April 24, 2019

Preservationists Concerned As Battlefield Position Remains Vacant

By Donald Gilpin

The Princeton Battlefield State Park (PBSP) has been without a full-time caretaker historian, known as a resource interpretive specialist (RIS), since the retirement of the Park’s RIS in April 2018.

In an April 8 letter to the Commissioner of the New Jersey Department of Environmental Protection (NJDEP), American Battlefield Trust (ABT) President O. James Lighthizer expressed the concern of the Trust and others over the decline of the 1772 Thomas Clarke House and surrounding landscape.

“We respectfully urge the New Jersey Department of Environmental Protection to fill this position as soon as possible, particularly to prevent any avoidable deterioration of Princeton’s treasured landscape and related resources — like the 1772 Thomas Clarke House, the only remaining structure associated with the 1777 battle,” Lighthizer wrote.

Roger Williams, president of the Princeton Cranbury Chapter of the New Jersey Society  of the Sons of the American Revolution, noted, “The Clarke House is in serious trouble. It’s at a crisis point where some money needs to be put into the house or it will start falling apart.”

The DEP, Williams said, needs to get budget approval to hire a full-time resource interpretive specialist. In the meantime Williams has been talking to New Jersey legislators to urge immediate emergency funding to restore the Clarke House.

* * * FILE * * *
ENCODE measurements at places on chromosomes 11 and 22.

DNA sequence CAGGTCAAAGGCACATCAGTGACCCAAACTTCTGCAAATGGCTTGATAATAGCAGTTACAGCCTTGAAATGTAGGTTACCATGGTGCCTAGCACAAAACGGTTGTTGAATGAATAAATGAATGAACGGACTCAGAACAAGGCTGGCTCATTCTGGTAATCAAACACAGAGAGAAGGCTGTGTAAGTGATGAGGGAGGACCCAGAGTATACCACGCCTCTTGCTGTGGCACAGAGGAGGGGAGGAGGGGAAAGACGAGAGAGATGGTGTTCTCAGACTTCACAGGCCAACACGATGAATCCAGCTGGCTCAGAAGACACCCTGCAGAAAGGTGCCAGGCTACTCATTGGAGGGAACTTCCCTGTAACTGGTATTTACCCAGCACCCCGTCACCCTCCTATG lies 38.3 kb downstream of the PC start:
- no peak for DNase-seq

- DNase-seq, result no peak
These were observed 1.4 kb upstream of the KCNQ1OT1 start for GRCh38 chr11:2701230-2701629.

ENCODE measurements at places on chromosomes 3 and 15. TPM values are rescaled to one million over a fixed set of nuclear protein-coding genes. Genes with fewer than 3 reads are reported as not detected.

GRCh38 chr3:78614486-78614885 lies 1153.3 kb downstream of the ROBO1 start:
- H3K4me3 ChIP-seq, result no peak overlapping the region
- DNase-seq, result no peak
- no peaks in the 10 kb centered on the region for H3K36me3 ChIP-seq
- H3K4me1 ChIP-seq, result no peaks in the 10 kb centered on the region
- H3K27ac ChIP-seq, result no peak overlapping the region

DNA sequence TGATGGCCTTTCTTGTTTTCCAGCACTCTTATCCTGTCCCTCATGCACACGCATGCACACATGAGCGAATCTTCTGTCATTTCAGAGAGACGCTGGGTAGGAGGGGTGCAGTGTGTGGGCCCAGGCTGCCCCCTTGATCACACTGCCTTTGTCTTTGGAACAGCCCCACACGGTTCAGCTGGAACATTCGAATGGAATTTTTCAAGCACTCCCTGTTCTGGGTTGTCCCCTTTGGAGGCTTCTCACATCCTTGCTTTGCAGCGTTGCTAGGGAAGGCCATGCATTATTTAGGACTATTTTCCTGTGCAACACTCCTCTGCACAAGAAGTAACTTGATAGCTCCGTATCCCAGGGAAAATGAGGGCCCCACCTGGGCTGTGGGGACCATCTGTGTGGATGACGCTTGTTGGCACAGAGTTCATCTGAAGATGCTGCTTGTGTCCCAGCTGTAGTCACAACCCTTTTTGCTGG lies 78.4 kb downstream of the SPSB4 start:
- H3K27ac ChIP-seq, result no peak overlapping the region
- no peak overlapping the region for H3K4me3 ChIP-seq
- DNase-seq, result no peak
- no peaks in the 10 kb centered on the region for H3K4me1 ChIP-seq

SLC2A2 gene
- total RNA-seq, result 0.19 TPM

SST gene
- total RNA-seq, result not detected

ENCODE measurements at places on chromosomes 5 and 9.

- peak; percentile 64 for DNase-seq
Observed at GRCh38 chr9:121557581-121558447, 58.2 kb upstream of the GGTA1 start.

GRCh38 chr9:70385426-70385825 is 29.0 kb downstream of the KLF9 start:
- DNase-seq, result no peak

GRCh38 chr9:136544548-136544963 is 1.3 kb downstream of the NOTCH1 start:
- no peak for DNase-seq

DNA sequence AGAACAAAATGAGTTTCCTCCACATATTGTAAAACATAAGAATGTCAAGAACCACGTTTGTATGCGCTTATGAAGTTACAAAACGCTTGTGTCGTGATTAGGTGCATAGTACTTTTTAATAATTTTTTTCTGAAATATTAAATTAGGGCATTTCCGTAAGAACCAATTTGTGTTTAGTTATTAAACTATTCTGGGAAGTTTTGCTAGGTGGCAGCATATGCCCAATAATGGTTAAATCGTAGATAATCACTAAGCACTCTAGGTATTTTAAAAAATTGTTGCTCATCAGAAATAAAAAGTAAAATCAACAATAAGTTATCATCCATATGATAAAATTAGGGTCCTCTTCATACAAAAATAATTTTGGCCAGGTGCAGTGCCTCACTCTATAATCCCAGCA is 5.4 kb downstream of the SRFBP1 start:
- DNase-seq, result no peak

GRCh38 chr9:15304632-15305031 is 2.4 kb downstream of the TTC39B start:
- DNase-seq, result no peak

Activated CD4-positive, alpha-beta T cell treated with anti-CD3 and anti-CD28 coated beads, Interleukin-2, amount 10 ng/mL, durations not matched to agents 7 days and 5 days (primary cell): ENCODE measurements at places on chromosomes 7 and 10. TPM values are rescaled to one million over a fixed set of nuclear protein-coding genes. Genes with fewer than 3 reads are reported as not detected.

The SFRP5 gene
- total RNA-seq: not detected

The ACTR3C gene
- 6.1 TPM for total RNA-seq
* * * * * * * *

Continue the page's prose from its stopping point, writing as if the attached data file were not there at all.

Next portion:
On Saturday, May 4, at 3 p.m., Williams added, local legislators and others will be speaking to this point at a ceremonial flag raising at the Battlefield.

Responding to inquiries about the RIS post last week, NJDEP Public Information Officer Caryn Shinske stated, “Backfilling this position is a priority for the State Park Service,” but noted competing priorities in staffing and capital improvements at other state parks.

“In the meantime, stewardship and public programming for Princeton Battlefield State Park is continuing with support from the maintenance staff, resource interpretive specialists, and the park superintendent from nearby Washington Crossing State Park,” Shinske wrote in an email.

“Likewise, The Princeton Battlefield Society is an invaluable Friends
organization of this historic site that supports its interpretive programs, capital improvements, and maintenance,” she added.

Emphasizing the importance of the Princeton Battlefield to the American Revolution and George Wasington’s” Ten Crucial Days’ campaign, Lighthizer’s letter pointed out that the ABT, along with the NJDEP, the Princeton Battlefield Society, the Princeton Cranbury Chapter of the Sons of the American Revolution, and others has been working on a comprehensive preservation and interpretation plan to enhance the visitor experience at the Battlefield.

The success of this project, funded by the National Park Service’s American Battlefield Protection Program, and the ability to execute it effectively, Lighthizer argued, is dependent on the presence of a full-time site administrator assigned to the PBSP.

“It is vital that NJDEP move quickly to fill the vacancy at the state park which otherwise threatens to thwart our joint progress on the ground and let vulnerable park lands and resources languish beyond repair,” he added.

The ABT last year helped to resolve a longstanding dispute between the PBS and the neighboring Institute for Advanced Study (IAS) by purchasing the 14.85-acre site of Washington’s charge, which will eventually become part of the state park, from IAS for $4 million.